FAQ – The difference between electric and acoustic guitars

What’s the difference between acoustic and electric guitars? 


Acoustic Guitar

Acoustic guitars are hollow timber boxes with a sound-hole cut into them and are designed to resonate in order to make their own sound. Electric guitars are slabs of solid timber and produce very little volume when played. These are fitted with magnetic devices called pickups in order to electronically increase their volume via a speaker or guitar amplifier. 

Sound differences

An acoustic guitar produces its own volume when played and each acoustic guitar sounds different depending on several factors like the body shape, the types of wood that the instrument is made from, the strings and of course the player.


Electric Guitar and Amplifier

The sound of an electric guitar is primarily derived from the type of electronic devices it’s played through. For instance; several pickup designs sound different, each amplifier has certain controls to alter the sound it produces and that’s not to mention the whole host of electronic effects that the player can add to his equipment in order to produce a different sound. 

Playing differences

Technically there’s very little difference in playing either type of guitar. However, because each type lends itself more naturally to certain styles of music; a trend has occurred around the types of music commonly played by each instrument. Acoustic guitars tend to be more chord based and are commonly strummed or finger-picked. Their tone and relatively short sustain lends itself nicely to this application.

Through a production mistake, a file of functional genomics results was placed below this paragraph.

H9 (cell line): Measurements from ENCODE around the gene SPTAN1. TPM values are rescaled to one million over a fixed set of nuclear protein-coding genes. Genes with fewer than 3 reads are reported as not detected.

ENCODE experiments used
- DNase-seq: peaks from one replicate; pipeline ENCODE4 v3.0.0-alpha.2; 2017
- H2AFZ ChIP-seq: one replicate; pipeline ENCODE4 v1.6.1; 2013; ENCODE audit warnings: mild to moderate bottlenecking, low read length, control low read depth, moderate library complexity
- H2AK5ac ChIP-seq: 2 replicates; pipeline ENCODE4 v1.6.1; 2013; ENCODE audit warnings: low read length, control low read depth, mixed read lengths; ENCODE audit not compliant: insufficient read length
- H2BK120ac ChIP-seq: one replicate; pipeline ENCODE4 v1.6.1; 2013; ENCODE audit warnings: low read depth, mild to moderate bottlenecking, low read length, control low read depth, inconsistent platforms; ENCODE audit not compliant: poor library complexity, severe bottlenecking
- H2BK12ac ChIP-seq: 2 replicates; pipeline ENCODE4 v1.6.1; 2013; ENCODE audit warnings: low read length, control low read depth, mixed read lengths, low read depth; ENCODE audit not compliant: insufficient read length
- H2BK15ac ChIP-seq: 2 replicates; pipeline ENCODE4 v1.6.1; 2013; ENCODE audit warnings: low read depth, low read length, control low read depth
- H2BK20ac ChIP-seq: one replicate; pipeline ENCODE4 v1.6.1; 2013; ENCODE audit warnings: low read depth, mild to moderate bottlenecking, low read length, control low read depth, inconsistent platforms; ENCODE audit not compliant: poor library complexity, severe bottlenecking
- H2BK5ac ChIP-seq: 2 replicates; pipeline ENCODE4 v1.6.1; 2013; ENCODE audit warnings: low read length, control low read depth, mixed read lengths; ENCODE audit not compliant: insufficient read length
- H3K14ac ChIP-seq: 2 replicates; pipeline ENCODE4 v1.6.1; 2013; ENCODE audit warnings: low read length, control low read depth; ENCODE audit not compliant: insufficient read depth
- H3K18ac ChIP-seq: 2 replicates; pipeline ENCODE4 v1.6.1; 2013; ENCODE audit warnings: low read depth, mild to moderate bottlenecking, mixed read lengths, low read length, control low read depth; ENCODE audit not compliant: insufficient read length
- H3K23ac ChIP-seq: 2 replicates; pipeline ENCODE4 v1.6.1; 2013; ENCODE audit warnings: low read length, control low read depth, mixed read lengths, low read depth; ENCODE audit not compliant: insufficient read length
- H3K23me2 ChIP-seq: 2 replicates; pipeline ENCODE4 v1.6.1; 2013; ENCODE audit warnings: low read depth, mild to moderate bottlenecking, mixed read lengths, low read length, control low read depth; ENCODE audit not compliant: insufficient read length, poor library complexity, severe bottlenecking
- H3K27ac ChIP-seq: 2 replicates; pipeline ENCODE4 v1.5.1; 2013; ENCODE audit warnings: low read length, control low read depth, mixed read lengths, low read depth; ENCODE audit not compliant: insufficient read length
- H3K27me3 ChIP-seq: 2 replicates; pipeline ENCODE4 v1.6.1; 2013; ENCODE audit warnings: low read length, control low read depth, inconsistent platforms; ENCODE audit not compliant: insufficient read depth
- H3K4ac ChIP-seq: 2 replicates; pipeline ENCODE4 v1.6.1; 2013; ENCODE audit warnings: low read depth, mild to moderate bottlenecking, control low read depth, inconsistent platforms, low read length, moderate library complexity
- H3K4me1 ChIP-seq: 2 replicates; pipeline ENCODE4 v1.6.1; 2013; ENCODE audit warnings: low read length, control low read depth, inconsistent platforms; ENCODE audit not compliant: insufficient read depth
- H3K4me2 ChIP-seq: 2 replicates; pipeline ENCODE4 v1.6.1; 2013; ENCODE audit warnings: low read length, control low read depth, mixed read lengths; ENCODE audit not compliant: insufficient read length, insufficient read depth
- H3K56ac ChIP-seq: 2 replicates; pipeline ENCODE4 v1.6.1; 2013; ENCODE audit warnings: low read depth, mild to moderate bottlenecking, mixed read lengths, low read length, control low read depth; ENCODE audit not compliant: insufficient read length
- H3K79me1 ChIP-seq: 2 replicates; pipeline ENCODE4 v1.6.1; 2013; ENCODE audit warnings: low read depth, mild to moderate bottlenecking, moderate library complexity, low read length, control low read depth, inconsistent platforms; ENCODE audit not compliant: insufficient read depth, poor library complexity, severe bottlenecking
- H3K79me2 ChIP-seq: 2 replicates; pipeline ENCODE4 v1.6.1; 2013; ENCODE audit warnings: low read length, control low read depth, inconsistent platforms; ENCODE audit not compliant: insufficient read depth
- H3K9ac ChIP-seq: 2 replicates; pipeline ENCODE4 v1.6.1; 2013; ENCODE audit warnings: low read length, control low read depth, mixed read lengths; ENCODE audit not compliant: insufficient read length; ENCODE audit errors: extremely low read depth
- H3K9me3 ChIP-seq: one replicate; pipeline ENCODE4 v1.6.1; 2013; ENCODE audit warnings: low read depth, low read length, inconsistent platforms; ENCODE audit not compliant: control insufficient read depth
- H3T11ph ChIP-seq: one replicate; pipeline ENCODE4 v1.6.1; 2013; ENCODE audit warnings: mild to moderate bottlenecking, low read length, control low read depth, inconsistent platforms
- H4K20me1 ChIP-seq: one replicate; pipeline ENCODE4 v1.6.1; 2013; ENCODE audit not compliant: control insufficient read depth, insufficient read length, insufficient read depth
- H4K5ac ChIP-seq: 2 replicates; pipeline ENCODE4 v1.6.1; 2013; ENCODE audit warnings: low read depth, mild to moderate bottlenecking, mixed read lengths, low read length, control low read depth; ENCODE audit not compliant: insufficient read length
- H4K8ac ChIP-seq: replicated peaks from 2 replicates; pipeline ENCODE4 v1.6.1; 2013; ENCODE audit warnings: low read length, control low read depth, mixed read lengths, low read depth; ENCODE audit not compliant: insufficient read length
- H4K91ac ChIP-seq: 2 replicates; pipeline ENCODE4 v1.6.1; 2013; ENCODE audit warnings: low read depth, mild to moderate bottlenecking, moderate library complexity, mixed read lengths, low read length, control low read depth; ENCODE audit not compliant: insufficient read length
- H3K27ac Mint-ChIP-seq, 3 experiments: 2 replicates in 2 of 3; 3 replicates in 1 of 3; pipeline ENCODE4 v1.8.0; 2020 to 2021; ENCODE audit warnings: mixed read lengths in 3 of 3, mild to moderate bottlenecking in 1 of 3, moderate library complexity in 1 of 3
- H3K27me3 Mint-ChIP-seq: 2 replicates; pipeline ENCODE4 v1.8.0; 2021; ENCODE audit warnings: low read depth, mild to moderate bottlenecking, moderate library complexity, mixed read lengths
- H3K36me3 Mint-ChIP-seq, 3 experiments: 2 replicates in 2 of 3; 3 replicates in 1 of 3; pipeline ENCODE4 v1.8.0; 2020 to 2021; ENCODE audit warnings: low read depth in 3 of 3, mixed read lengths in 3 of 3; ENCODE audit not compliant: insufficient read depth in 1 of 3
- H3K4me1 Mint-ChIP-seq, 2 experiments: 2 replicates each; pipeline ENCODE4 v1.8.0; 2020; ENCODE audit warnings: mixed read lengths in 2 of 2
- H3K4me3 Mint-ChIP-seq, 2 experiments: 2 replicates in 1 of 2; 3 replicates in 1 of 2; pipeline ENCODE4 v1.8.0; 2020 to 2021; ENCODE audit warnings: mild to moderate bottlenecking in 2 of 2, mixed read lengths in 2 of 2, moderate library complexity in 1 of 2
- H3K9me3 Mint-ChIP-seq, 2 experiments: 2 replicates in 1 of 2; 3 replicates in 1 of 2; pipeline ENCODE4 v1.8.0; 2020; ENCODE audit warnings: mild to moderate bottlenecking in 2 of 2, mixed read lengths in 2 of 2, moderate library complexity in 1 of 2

Due to their infinite sonic possibilities; electric guitars are put to an exceptionally wide variety of use. Slicker fingerboards and lower string height are characteristics which lend themselves well to melody playing and string bends – producing the type of sounds heard on Chuck Berry or Jimi Hendrix records. 

Common misunderstandings

Sometimes it’s confusing when guitars are described as semi-acoustic or electro-acoustic. Because an acoustic guitar produces it’s own sound, there was originally no need for any form of electronic volume enhancement. However, some acoustic guitars are fitted with a facility which enables them to be plugged into an amplifier or PA system. This facility is
called a pickup or piezo and does not change the natural acoustic sound of the instrument. Commonly, these guitars are called electro-acoustic and many players choose to fit this type of facility to their existing acoustic guitars.


Hollow-Body Electric Guitar

Semi-acoustic guitars traditionally refers to hollow-body electric guitars often used by jazz players and characterised by the ‘f-holes’ in the front. These are very similar to solid-body electric guitars with the small hollow designed to change the timbre of the instrument. Sometimes the distinctions between semi-acoustic and electro-acoustic become blurred. 

Which should I learn first?

There is no straight-forward answer to this question. Many teachers advise learning the acoustic guitar first because chord knowledge develops a good foundation of guitar playing, learning acoustic first encourages cleaner guitar playing and also helps build up the finger muscles necessary to become an astute player. Once all of these attributes are acquired, the transition to electric guitar becomes far easier than if it were the other way around.



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